Finding a Senior Care Advisor: A Guide

Article Summary

This article discusses the role of care coordinators in helping family caregivers and how they can streamline the care process.

Key takeaways:

  1. Care coordinators are usually registered nurses, social workers, or other employees with patient-care experience.
  2. Care coordinators can help create a care plan, act as a liaison between family and doctors, and communicate with health insurance companies.
  3. Care coordinators may be covered by Medicare, Medicaid, or private health insurance plans.

How can care coordinators help family caregivers?

Some people may never encounter a care coordinator during their parent’s healthcare journey, but those who do are usually glad that they did.

Care coordinators are often registered nurses (RNs), although they may be social workers or other employees with patient-care experience. They work with patients and their families to create a care plan that takes into account someone’s medical needs and personal preferences. Ideally, all healthcare providers should follow this care plan, to create continuity of care for your parent.

Additionally, a care coordinator may become the liaison between your family and your parent’s doctors. They should make sure that you know everything that you need to know about your parent’s health, educating you about any unfamiliar terms or treatment options.

If your parent needs to see a new doctor, the care coordinator may help you connect with that office, and they’ll inform the new doctor about your parent’s care plan. They’ll also track your parent’s progress to make sure that they get the care that they need.

Care coordinators may also communicate with your parent’s health insurance company on your behalf to get approvals when necessary.

All of these steps help to streamline your parent’s care, so that you have fewer phone calls to make and less coordinating of your own to do on your parent’s behalf.

You and your parent may both benefit from the services of a patient care coordinator. Research has shown that when people with dementia have care coordinators, they may be less likely to visit the emergency room, and their family caregivers may be less likely to experience overwhelming stress or depression. Other research has shown that care coordination helps to reduce the frequency of hospital readmissions and improve quality of life for older adults, while reducing caregiver burden and depression among caregivers.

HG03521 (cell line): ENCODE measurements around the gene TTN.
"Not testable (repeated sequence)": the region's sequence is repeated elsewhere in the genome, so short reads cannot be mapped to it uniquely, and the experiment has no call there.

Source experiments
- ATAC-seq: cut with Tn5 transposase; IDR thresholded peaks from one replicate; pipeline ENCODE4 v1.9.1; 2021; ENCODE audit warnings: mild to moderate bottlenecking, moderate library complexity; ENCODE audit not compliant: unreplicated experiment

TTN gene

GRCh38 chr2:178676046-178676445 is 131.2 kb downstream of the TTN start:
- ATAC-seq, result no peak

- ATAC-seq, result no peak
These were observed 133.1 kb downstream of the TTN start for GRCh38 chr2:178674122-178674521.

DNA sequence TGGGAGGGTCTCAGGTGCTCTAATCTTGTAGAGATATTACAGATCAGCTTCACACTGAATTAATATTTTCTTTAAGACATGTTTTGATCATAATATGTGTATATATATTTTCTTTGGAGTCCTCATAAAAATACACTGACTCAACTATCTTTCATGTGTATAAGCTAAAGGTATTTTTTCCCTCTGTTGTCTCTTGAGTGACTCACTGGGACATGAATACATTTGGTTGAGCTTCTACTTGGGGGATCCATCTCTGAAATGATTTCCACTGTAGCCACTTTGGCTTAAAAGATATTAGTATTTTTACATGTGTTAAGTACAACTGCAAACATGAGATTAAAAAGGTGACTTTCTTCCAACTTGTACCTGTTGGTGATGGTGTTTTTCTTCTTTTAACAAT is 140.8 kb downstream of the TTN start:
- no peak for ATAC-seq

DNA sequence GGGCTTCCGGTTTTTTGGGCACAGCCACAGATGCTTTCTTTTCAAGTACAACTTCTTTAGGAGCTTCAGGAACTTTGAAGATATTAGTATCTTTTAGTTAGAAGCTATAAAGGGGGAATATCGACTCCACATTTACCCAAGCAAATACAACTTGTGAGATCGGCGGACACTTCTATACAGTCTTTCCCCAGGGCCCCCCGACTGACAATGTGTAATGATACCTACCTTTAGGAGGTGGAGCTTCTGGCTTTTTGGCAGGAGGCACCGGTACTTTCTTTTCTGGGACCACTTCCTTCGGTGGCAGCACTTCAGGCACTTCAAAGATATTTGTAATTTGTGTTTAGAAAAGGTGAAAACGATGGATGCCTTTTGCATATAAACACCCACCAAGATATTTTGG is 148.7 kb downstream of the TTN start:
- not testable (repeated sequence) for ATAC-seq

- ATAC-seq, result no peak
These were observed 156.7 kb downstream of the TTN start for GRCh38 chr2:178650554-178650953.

How much do care coordinators cost?

Patient care coordinators typically work in hospitals or other healthcare settings; they are not someone who can be hired privately for an hourly rate.

When your parent has Medicare part B, Medicare may cover the costs for a care coordinator, if your parent has two chronic health conditions. Your parent may need to pay fees or deductibles.

Medicare and Medicaid may offer care coordination services for eligible participants who have been discharged from the hospital, to reduce their chances of readmission. For Medicaid, coverage varies by the state.

Veterans may be eligible for care coordination through the VA’s HealthShare Referral Manager program.

Some private health insurance plans and long-term-care insurance plans may cover the costs for a care coordinator. Check with individual plans to see if your parent is eligible for coverage.

How do I find a care coordinator for my loved one?

Care coordinators usually work in hospitals, doctor’s practices and healthcare organizations. If a healthcare provider decides that your parent would benefit by meeting with a care coordinator, they’ll ask you to schedule a meeting with one whom they work with. Depending on the location, there may be several care coordinators to choose from, or there may only be one on staff. If your parent has a trusted physician, the care coordinator whom they recommend should be helpful and accommodating, making life a bit easier for you and your parent.

Author Bio

Lisa Fields is a passionate healthcare writer and advocate for better senior care in America. This article has been reviewed by TJ Falohun, co-founder and CEO of Olera. He is a trained biomedical engineer and writes about the cost of healthcare in America for seniors.

Talk to an advisor


Need help caring for an elder loved one? We've got you covered.

  • Free consultation with a Senior Advisor
  • Compare pricing for senior services
  • Comprehensive planning for you loved one
or call us directly at 1-800-22-OLERA

Find Senior Care Advisors for your loved one

Read more

Complete Guide to Advance Care Planning for Family Caregivers

Complete Guide to Advance Care Planning for Family Caregivers

Added: Apr 5, 2024
6 min read
Last modified: Apr 5, 2024
Advance care planning is the process of learning about what kinds of medical decisions may need to be made in the future, preparing for them, and communicating one’s wishes to others.
Learn more
Types of Senior Care - Find the Best Care for Your Elderly Loved Ones

Types of Senior Care - Find the Best Care for Your Elderly Loved Ones

Added: May 31, 2023
5 min read
Last modified: Apr 22, 2024
Whether your loved one needs skilled medical care or just a little help in a home-like setting...
Learn more
Paying for Senior Care - Exploring Financial & Assistance Options for Senior Living

Paying for Senior Care - Exploring Financial & Assistance Options for Senior Living

Added: Jun 1, 2023
5 min read
Last modified: Apr 21, 2024
Aside from using personal savings, other ways to pay for long-term care include various...
Learn more